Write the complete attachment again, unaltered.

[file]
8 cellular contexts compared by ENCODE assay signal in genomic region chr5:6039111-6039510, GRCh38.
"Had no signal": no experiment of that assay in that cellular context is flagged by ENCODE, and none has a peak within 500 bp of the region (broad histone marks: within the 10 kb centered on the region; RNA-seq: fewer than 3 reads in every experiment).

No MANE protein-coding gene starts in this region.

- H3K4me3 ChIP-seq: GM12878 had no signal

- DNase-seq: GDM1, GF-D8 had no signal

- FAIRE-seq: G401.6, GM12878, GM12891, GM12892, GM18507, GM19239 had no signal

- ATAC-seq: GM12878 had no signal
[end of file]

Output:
8 cellular contexts compared by ENCODE assay signal in genomic region chr5:6039111-6039510, GRCh38.
"Had no signal": no experiment of that assay in that cellular context is flagged by ENCODE, and none has a peak within 500 bp of the region (broad histone marks: within the 10 kb centered on the region; RNA-seq: fewer than 3 reads in every experiment).

No MANE protein-coding gene starts in this region.

- H3K4me3 ChIP-seq: GM12878 had no signal

- DNase-seq: GDM1, GF-D8 had no signal

- FAIRE-seq: G401.6, GM12878, GM12891, GM12892, GM18507, GM19239 had no signal

- ATAC-seq: GM12878 had no signal